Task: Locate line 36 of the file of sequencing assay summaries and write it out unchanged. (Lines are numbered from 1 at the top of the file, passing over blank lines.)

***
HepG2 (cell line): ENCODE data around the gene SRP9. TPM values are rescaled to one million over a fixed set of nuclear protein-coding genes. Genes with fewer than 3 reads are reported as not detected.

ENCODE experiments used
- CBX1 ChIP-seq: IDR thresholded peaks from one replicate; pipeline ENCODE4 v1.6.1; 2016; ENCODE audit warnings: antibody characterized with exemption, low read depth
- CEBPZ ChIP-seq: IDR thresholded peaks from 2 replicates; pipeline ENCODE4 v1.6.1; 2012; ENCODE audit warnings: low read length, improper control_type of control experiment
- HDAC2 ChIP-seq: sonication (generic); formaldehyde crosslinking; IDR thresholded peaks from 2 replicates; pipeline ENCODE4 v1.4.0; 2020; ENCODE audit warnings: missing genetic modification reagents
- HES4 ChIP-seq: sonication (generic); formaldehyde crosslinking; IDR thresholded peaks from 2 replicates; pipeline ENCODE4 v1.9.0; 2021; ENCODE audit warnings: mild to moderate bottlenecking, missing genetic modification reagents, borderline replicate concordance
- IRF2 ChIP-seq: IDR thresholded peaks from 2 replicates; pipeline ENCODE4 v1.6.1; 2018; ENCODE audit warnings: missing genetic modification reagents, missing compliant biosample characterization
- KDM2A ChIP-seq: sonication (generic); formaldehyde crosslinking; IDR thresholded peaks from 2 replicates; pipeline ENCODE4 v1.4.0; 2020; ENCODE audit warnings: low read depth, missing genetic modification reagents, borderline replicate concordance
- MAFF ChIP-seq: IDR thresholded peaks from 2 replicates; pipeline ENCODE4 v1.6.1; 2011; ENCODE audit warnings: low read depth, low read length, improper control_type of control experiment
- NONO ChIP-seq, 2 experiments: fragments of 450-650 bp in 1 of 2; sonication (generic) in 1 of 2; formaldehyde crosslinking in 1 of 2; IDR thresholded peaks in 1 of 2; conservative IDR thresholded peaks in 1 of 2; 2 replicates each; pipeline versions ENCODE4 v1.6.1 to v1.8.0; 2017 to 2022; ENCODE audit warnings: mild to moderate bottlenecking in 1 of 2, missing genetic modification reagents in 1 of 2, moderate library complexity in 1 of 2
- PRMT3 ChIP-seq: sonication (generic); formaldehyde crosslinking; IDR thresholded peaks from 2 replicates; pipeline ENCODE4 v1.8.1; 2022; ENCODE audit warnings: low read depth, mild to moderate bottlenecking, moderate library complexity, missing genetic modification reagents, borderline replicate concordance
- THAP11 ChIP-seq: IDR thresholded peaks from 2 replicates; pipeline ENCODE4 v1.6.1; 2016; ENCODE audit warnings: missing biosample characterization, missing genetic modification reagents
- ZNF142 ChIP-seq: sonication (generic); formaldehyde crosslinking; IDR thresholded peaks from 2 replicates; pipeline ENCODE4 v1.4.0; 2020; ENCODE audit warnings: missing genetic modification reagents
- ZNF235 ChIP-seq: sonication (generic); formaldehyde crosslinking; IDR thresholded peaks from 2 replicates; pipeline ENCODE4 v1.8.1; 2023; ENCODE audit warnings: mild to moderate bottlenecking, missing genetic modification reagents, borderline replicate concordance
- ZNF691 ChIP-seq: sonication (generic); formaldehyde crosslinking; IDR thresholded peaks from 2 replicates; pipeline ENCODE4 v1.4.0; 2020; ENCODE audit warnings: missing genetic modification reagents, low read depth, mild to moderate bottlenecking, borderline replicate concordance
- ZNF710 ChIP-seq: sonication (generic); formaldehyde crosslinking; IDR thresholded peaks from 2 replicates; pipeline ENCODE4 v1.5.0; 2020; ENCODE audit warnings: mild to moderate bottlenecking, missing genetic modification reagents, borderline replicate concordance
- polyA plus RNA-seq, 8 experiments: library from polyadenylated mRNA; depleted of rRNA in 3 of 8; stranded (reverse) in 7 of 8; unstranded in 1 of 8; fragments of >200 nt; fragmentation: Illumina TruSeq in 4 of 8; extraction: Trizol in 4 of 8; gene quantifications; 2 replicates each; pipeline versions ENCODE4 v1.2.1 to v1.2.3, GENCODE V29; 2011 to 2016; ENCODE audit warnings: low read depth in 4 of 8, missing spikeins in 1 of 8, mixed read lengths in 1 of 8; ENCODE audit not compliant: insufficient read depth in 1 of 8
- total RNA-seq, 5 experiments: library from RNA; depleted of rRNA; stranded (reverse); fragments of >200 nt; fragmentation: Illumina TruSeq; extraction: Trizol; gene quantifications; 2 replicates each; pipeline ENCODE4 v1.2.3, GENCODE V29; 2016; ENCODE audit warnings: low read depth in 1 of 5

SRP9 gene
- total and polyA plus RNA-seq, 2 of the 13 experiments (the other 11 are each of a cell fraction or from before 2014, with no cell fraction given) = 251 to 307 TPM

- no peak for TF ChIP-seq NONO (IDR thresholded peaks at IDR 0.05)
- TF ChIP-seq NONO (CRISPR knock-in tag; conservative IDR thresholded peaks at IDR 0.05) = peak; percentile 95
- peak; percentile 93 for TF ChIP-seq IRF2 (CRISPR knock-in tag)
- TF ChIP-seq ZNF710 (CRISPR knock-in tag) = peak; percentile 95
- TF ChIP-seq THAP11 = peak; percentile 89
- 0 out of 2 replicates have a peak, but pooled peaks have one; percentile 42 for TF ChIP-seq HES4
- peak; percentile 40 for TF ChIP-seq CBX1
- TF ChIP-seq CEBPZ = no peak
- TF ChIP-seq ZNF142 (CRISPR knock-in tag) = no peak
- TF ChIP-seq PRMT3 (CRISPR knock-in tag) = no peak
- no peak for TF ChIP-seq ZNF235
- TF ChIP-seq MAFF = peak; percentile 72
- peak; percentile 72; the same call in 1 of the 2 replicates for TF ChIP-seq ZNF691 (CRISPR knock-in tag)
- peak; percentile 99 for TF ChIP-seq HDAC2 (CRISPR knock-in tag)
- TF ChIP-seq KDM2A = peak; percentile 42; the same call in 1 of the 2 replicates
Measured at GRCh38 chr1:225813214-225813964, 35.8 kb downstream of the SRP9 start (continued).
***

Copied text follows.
Measured at GRCh38 chr1:225813214-225813964, 35.8 kb downstream of the SRP9 start (continued).